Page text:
It has been a long process since a sinkhole swallowed up eight cars in the National Corvette museum in Bowling Green. The museum was getting ready to celebrate its 20th Anniversary when the tragedy occurred, leaving mystery to the condition of eight of the most important Corvette's in GM's history.
The lost collection included a black 1962 Corvette, 1984 PPG Pace Car, 1992 White “1 Millionth” Corvette, 1993 ZR-1 Spyder, and a 1993 Ruby Red 40th Anniversary Corvette. There were also several later generation Vette's lost, including a 2001 Mallet Hammer Z06 Corvette, 2009 White “1.5 Millionth” Corvette, and the infamous 2009 ZR1 “Blue Devil”.
It was a relief when GM stepped in and said they would pledge to help restore each of the cars once they were recovered from the sinkhole. And the process began. Unfortunately, as you might expect, the first couple were more badly damaged than were hoped.
However, the museum was not going to stop until they found all eight. Earlier this week, using a sophisticated metal detector, the final Corvette was found, the 2001 Mallet Hammer Z06 Corvette. “I expected bad, but it’s 100 times worse,” said Kevin Helmintoller, the man who donated the car to the museum. “It looks like a piece of tin foil—and it had a roll cage in it. It makes all the other cars look like they’re brand new.”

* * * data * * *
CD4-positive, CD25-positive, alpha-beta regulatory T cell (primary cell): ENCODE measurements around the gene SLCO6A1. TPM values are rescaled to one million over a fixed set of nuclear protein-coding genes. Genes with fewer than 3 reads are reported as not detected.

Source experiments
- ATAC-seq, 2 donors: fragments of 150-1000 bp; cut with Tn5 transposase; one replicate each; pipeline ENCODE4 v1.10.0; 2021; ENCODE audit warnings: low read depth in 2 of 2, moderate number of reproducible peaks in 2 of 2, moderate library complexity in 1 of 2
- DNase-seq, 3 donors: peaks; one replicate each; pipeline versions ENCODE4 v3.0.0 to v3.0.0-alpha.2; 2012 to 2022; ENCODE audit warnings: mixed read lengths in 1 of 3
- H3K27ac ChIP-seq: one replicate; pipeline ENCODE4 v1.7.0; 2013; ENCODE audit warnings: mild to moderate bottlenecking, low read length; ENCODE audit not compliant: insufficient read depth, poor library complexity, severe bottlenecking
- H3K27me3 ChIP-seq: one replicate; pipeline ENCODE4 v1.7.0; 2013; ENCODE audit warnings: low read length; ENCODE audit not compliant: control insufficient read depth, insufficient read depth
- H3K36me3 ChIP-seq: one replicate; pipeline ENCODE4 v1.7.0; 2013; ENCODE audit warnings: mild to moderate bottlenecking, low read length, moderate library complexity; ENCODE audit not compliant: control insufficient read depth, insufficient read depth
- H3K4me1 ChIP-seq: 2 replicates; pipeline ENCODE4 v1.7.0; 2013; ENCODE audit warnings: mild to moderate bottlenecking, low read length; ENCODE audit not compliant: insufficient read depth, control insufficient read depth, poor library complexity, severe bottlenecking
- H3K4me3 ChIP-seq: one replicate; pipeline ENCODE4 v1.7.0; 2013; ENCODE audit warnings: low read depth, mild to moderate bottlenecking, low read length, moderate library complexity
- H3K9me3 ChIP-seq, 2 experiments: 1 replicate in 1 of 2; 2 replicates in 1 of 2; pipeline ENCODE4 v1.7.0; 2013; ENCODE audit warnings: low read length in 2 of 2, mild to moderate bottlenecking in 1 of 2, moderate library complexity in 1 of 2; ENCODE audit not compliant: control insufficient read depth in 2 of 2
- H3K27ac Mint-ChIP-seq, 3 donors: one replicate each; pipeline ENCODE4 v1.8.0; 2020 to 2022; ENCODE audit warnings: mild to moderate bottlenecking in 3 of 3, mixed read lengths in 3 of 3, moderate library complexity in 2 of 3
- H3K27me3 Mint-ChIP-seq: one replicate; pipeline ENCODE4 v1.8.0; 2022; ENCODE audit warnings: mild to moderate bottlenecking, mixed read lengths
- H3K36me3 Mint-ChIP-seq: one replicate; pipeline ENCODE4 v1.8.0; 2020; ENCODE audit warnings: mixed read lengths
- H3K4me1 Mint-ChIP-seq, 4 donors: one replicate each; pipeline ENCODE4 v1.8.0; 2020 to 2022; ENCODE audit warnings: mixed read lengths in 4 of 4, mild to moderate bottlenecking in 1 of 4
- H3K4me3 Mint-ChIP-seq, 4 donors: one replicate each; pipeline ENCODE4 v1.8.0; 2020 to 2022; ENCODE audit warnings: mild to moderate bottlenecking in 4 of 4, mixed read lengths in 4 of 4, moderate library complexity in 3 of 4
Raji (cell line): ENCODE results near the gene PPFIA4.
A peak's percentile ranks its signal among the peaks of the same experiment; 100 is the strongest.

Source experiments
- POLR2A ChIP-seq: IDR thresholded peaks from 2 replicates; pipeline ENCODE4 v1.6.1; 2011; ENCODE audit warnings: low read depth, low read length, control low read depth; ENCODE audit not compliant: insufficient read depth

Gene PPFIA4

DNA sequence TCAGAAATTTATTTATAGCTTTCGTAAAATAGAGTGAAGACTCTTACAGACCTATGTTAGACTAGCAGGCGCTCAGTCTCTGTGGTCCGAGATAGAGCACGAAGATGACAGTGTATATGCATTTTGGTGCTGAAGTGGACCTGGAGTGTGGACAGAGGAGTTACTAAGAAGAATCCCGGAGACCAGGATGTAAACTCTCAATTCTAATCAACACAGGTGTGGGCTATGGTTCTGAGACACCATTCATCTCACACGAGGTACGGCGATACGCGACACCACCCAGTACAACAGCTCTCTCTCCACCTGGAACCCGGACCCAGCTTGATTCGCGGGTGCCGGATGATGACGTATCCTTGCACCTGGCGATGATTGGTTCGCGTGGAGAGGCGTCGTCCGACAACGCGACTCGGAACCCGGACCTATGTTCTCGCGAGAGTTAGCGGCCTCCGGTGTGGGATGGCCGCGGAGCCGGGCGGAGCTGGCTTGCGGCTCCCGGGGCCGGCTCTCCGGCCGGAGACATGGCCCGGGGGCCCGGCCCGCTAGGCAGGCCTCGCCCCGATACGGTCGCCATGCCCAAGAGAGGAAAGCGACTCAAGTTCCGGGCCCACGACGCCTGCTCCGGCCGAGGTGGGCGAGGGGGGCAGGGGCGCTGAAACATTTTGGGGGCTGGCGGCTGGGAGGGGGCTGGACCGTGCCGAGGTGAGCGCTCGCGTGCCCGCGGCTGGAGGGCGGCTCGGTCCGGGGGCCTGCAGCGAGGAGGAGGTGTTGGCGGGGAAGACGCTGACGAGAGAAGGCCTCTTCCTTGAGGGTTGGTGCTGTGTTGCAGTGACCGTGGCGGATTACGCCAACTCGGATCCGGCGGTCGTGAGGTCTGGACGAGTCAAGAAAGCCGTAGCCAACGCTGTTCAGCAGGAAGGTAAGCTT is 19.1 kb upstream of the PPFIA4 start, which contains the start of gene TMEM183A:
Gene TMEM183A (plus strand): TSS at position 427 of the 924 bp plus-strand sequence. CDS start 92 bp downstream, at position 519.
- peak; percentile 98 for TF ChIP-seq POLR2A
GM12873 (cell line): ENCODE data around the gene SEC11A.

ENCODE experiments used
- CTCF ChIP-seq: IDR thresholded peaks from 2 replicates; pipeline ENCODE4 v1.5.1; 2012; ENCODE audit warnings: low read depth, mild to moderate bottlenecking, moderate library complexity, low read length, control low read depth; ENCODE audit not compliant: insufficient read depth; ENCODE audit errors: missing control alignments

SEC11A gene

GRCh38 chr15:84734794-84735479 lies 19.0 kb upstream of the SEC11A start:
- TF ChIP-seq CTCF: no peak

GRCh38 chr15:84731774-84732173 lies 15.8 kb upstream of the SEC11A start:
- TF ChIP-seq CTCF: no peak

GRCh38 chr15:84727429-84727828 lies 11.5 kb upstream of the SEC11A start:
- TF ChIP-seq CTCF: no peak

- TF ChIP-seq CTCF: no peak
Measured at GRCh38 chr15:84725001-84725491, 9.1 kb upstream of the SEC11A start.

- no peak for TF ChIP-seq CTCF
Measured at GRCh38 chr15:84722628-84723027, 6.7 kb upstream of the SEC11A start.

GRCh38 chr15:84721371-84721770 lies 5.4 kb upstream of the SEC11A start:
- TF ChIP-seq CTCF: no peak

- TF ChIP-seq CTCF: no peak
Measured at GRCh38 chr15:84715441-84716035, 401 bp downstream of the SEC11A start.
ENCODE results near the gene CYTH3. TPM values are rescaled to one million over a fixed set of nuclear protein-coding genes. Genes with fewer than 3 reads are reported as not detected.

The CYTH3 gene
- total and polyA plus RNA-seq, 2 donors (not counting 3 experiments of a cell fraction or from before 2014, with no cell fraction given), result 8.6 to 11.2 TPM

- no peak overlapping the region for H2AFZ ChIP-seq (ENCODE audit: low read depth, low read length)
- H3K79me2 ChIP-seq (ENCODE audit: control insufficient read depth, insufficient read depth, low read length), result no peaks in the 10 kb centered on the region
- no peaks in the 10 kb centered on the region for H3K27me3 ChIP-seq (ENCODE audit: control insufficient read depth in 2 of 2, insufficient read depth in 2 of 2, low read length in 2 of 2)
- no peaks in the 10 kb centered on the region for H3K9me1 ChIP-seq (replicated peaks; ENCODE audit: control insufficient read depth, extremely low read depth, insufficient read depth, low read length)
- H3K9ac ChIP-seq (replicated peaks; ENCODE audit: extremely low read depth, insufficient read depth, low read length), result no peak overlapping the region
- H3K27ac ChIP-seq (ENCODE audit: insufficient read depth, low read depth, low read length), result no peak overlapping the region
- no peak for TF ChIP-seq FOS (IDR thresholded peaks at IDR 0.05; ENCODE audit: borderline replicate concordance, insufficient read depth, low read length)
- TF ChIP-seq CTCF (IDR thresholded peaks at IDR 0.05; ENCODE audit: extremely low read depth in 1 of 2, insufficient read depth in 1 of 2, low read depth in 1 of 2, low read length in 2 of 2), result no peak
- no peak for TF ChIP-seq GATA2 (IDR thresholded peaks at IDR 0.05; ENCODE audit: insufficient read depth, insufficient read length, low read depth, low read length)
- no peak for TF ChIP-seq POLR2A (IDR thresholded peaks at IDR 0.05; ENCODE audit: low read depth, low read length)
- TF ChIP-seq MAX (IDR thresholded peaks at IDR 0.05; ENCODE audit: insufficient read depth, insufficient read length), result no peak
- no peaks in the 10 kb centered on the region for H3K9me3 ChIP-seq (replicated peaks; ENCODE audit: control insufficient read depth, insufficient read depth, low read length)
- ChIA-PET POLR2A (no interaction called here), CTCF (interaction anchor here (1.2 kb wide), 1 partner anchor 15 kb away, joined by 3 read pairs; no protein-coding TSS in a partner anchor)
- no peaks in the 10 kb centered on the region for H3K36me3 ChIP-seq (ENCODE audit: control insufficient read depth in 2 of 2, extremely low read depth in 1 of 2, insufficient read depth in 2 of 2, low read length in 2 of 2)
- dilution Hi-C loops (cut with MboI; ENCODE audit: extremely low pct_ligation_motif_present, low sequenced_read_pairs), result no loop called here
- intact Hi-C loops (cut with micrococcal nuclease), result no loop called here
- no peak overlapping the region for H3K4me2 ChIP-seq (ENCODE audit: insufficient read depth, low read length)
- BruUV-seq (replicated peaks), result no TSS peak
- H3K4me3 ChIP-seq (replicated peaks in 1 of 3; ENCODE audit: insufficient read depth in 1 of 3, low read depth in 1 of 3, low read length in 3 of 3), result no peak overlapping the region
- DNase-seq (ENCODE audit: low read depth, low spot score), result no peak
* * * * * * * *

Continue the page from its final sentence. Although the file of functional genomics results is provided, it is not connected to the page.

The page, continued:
Before GM can restore the couple of the Corvette's in salvageable condition, the Corvette Museum plans to display all eight in their current damaged state in their exhibit hall through August 8, 2014. After that, the museum will have their new Skydome built in the same place where the damage occurred, and the cars will be moved there for the Museum's 20th birthday, which will be celebrated from August 27 through 30.
View the sad remains of the Mallet Hammer, in the video below: